A $70 million compensation deal from the Australian Government to detainees on Manus Island has been approved by Victoria's Supreme Court in what's believed to be the largest human rights settlement in the country's legal history.
In June an agreement was reached to compensate 1,300 asylum seekers and refugees detained on Manus between 2012 and 2016, just before a trial against the Commonwealth and and security companies Transfield and G4S was expected to start.
Justice Cameron Macauley on Wednesday said the $70 million compensation would allow money to be allocated to to reflect each applicant's personal circumstances.
"I am comfortably satisfied that the amount of $70 million amongst participants is a fair and reasonable sum," Justice Macauley is reported to have said.
"This is reached with a strong degree of conviction."
The Federal Government wants to close the Manus Island centre by the end of October, after Papua New Guinea's highest court ruled the centre was illegal.
Manus The Class Action was run on behalf of 1,923 detainees held at the detention centre between late 2012 and and late 2014.The claims:
Who is the lead plaintiff?
- That detainees suffered serious physical and psychological injuries as a result of the conditions they were held in;
- false imprisonment was added to the action in 2016 after the PNG Supreme Court ruled the detention of asylum seekers on Manus breached PNG's constitution.
When did the class action begin?
- Majid Kamasaee (pronunciation: MA-jid KAM-ah-SAY) who was detained at the Manus Island Centre for a number of years.
When was it settled?
- In December 2014;
How many registered for the settlement?
- A $70 million conditional settlement was reach on 14 June 2017. It's believed to be the largest human rights class action settlement in Australian legal history;
- 1,346 are currently registered to participate in the class action settlements and registrations will stay open until 25 September 2017.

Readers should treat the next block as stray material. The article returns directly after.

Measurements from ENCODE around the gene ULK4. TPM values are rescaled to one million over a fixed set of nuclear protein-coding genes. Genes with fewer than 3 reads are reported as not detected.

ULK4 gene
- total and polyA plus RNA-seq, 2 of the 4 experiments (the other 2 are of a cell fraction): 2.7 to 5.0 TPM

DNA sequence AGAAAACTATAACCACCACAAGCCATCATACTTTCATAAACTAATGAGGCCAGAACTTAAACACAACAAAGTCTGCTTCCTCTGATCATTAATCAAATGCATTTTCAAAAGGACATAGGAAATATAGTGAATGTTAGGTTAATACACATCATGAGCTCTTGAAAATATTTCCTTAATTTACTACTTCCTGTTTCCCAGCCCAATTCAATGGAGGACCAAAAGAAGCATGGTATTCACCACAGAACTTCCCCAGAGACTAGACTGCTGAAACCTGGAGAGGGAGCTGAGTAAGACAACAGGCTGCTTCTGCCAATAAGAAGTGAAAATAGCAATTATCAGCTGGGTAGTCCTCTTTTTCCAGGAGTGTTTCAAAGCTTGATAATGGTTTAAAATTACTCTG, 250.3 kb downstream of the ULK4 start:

- The Commonwealth of Australia and its contracted service providers G4S and Broadspectrum (formerly known as Transfield).
Currently 800 men remain on the island.
"We didn't sue the PNG government. We sued the Commonwealth of Australia and their subcontractors and we said 'you've got a duty of care," Lawyer Rory Walsh said outside court.
"The Commonwealth did not want that tested in a court of law. The Commonwealth settled this case and have $70 million not to have that fiction tested in court.
This is hush money designed to keep secret the horrors Peter Dutton is inflicting on his detainees on Manus Island.https://t.co/T9LKqRYDYl
— Nick McKim (@NickMcKim) September 6, 2017
"We think that fiction is now at an end and the Commonwealth has a duty to these people and ought discharge that duty by treating them fairly."
Asylum seeker Behrouz Boochani, who resides on Manus, said one potential problem with the settlement is a lack of access to bank accounts.
Immigration Minister Peter Dutton said in June the decision to settle was not an admission of liability, but was preferable to a lengthy and expensive trial.
"An anticipated six-month legal battle for this case would have cost tens of millions of dollars in legal fees alone, with an unknown outcome," Dutton said.
Greens senator Nick McKim -- who recently visited Manus Province -- described the settlement as 'hush money'.
Asylum seekers protesting the shift from the detention centre have accused authorities of failing in their duty of care.